How to Register for Receiving 501(c)(3) Donations

To solicit 501(c)(3) donations, a 501(c)(3) nonprofit must register with its state. 41 out of 50 states and Washington DC require nonprofits to register. Many states also require nonprofits to renew their registration on a regular basis. The IRS provides on its website the requirements for charitable solicitation.

The following are what your state will need for charitable solicitation registration –

  • IRS Form 990
  • Nonprofit Bylaws
  • Articles of incorporation
  • Letter of Determination
  • List of officers, directors, and trustees
  • Audited financial statements
  • Contracts with solicitors and consultants

Once registration is complete and you can receive 501c3 donations, next, you need to ensure your donors can avail of tax deductions. For that, your 501(c)(3) needs to file Form 1023 or Form 1023-EZ. The former is a longer application form with 26 pages and the latter comprises only 3 pages. The fee is $275 for Form 1023-EZ and $600 for Form 1023.

You should have the following documents/ information ready before filing these forms –

Exemption Requirements

501c3 rules for donations

A 501(c)(3) organization’s purpose must be charitable, educational, religious, scientific, literary, testing for public safety, fostering national or international amateur sports competition, and preventing cruelty to children or animals.

No individual or shareholder can receive substantial financial benefit from a 501(c)(3) organization. Nonprofits also cannot operate for the private interests of their founder, board members, or staff. If a 501(c)(3) organization is found to provide financial support to an individual with influence over the organization, they are in danger of receiving an excise tax and losing their tax-exempt status.

Additional restrictions on 501(c)(3) organizations are for political activities. 501c3 organizations cannot be action organizations. These organizations cannot spend a substantial amount of their time or resources influencing legislation. They also cannot participate in any partisan campaign activity for or against a candidate or party.

6 Best Practices for Getting More 501(c)(3) Donations

One of the primary responsibilities of a 501(c)(3) organization is fundraising.

The following 6 ways organizations can build healthy donor relationships and raise more 501c3 donations.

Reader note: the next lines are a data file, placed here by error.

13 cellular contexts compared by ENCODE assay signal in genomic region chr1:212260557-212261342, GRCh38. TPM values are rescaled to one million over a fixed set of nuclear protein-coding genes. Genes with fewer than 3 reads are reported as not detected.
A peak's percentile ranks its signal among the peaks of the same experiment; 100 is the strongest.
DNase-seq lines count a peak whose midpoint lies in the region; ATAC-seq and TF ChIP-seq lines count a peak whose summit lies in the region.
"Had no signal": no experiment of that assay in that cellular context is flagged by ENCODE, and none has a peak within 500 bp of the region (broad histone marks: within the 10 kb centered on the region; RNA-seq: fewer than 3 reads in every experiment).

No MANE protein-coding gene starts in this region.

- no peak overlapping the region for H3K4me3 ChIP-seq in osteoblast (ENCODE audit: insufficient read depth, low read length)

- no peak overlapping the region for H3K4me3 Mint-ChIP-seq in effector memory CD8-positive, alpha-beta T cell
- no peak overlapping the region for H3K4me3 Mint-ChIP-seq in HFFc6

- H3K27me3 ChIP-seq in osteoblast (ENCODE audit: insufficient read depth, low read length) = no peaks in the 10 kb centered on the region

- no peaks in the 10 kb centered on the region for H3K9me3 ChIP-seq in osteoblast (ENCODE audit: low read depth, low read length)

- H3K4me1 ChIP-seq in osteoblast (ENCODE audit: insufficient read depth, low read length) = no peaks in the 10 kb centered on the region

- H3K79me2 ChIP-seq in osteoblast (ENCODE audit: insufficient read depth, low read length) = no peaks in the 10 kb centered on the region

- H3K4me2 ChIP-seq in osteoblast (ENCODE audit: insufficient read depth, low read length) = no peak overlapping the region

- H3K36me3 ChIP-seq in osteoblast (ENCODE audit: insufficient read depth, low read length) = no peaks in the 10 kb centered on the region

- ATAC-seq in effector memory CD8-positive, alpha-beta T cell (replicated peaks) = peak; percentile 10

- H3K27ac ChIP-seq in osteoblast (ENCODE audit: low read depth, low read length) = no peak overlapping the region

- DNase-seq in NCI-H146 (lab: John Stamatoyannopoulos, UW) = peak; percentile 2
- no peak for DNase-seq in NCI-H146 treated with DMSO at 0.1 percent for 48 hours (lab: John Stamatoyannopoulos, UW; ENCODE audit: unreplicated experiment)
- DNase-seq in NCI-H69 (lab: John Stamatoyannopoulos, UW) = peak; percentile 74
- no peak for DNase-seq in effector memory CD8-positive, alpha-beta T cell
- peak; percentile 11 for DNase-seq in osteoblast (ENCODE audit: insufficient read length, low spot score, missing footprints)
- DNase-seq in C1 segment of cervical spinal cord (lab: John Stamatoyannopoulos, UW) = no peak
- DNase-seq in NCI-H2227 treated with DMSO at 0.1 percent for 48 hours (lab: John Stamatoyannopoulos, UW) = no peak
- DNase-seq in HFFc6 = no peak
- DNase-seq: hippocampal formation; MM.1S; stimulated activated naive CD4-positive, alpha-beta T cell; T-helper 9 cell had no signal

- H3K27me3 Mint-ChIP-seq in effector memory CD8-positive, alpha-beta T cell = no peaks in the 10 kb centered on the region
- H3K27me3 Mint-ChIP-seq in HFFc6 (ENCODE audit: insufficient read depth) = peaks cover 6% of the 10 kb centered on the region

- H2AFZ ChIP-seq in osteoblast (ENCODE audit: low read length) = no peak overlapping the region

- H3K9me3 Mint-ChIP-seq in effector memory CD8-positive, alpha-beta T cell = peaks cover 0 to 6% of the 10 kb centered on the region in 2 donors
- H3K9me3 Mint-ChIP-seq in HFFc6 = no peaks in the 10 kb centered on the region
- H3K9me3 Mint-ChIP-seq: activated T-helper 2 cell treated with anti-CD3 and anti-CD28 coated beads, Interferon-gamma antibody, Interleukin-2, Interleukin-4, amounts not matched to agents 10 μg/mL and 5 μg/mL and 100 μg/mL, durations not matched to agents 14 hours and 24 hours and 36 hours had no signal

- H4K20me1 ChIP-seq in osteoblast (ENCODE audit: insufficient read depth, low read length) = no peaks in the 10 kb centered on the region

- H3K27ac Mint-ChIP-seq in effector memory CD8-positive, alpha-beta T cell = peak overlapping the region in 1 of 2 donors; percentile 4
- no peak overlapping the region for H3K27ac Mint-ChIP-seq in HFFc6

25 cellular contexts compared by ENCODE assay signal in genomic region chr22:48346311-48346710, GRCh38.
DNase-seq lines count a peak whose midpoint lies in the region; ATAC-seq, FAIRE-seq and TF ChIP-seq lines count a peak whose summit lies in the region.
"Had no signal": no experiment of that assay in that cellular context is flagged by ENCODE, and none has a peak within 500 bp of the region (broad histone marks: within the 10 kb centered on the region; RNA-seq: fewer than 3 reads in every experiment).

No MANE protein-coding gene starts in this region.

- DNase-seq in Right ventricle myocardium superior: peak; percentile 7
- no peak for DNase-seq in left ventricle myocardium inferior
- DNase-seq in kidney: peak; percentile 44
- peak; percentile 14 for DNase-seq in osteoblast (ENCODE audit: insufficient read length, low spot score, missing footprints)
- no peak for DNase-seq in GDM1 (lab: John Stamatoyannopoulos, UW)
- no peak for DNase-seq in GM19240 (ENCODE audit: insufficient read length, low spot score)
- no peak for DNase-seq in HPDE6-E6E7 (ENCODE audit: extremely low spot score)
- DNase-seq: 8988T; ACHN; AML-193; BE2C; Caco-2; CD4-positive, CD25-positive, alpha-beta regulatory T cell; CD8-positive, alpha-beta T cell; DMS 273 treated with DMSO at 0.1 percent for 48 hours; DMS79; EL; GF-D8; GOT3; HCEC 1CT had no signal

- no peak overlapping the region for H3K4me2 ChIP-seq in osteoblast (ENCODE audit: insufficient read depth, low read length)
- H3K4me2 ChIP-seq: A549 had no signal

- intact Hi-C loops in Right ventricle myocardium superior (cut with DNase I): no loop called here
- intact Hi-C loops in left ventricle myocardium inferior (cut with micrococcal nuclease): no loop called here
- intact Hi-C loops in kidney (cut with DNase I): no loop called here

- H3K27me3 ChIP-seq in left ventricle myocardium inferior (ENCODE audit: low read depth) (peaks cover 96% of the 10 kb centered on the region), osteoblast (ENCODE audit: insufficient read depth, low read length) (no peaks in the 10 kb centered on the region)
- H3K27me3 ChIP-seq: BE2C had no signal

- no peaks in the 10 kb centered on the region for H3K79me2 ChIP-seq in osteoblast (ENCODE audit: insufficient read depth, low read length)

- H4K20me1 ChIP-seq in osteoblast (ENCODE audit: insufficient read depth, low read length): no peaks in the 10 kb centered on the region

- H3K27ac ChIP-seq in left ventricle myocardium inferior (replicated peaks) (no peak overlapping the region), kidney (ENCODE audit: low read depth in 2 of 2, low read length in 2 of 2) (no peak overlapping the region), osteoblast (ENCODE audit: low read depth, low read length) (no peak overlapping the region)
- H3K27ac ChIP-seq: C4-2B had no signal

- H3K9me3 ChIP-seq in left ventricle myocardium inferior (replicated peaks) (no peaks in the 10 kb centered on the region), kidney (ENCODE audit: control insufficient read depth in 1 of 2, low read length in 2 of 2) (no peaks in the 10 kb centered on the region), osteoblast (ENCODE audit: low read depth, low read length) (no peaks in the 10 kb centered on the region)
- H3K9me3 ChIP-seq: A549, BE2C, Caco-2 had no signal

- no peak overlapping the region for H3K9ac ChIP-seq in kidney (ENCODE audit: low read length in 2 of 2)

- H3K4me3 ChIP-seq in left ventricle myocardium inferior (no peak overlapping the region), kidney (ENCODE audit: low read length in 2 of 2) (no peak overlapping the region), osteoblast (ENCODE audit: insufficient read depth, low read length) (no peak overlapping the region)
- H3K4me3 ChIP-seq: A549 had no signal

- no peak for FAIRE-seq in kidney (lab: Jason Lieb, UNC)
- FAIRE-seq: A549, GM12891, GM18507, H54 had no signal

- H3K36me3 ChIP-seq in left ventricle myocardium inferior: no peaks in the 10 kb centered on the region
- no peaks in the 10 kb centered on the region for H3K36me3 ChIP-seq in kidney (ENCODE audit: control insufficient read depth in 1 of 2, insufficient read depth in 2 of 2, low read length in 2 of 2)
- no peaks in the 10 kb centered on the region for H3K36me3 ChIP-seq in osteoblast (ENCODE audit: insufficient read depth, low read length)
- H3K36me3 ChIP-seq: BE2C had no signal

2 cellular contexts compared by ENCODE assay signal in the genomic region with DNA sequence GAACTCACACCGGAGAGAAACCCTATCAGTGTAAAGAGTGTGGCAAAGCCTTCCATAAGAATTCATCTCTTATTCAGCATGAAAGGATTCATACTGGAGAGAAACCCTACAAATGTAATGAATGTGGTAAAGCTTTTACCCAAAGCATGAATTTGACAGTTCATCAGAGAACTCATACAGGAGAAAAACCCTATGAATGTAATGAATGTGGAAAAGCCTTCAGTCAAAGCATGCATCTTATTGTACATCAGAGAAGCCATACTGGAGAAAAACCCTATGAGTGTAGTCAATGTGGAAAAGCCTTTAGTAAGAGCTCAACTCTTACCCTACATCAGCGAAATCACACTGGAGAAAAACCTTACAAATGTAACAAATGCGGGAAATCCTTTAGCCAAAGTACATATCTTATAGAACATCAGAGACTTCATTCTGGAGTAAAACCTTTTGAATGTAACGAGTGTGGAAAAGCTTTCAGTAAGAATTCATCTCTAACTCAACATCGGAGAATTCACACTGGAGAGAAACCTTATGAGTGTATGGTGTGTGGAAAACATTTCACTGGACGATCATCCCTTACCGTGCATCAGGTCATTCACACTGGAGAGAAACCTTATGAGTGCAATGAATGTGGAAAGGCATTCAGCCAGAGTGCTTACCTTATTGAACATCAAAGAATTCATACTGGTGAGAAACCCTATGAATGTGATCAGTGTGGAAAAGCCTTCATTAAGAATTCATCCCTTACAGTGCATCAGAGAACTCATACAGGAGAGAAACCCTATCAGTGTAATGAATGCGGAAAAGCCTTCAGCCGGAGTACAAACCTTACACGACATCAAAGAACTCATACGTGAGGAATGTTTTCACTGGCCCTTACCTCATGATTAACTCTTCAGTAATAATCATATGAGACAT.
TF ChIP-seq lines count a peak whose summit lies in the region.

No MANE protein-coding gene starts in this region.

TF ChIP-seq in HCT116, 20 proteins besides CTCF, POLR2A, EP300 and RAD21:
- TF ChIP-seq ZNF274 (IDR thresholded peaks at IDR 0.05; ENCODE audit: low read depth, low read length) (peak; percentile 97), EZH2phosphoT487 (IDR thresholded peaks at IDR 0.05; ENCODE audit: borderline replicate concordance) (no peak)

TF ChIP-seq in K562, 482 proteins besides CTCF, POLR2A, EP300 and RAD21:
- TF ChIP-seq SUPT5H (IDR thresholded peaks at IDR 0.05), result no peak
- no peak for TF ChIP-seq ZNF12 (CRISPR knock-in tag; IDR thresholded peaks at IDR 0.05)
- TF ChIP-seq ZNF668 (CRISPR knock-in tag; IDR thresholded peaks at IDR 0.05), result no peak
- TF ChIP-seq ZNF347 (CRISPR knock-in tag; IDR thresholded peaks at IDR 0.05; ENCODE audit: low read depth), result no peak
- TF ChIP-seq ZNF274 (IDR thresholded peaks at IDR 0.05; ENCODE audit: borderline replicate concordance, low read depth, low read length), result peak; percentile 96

1. Use the right fundraising tool

You must choose the right tool for your audience and your campaigns. Online donations, mobile fundraising, and hybrid events are growing trends that nonprofits are desperate to join. At the same time, managing your donors and creating a lasting relationship with them through targeted marketing and communication are also essential for your 501(c)(3)’s growth.

The fundraising tool you choose must have options for different forms of fundraising as well as donor management. You’d also want to opt for an affordable platform to start with.

Donorbox offers affordable and simple-to-use fundraising and donor management features for nonprofits of all types. Your 501c3 can easily get set up in about a few minutes and without any monthly contract or signup cost. You can also easily manage donors at the backend and segment them for better communication efforts.

Here’s an example of a fundraising page hosted by Donorbox.

501c3 donation rulesGet Started With Donorbox

2. Create a strategic plan

Before any fundraising campaign, it is essential to create a strategic plan for fundraising activities and donor relationship building. 501c3 organizations have the advantage of collecting tax-deductible donations, but donors need more to continue supporting nonprofits.

By creating a moves management strategy for all donor types, your fundraising team will work towards building long-term relationships that benefit the organization.

For each campaign or event you create, set up a planning committee comprising board members volunteers, and staff. Delegate tasks to different members and use a single system to keep track of all progress. For example, your donor management tool should include options to record any offline communications and other observations. Your event ticketing tool must let your staff keep track of sold tickets and purchasers’ information. All your donations should be on your fundraising tool so that you are on top of all data and can better your fundraising approach through data-driven fundraising.

With Donorbox, you have all these options in one tool.

3. Tell compelling stories

Donors react best to stories of individuals. Stories raise awareness, create a connection, and move people to act. By creating a storytelling culture in your organization and sharing specific details on how donors make a difference with their gifts, your nonprofit can help share your mission and entice more donors to give.

Pro tip: Add stories to your fundraising campaigns. They can be about your beneficiaries, a change you’ve recently helped bring to their lives, and how donations help multiply the impact. You can create heartwarming story-based videos where your volunteers and supporters tell their own stories of why they love helping your organization.

4. Segment donors to send personalized communication

Your nonprofit has donors that give once during an event, give monthly, and, if you’re lucky, major donors that entirely fund a necessary program. Communication with these donors must be different.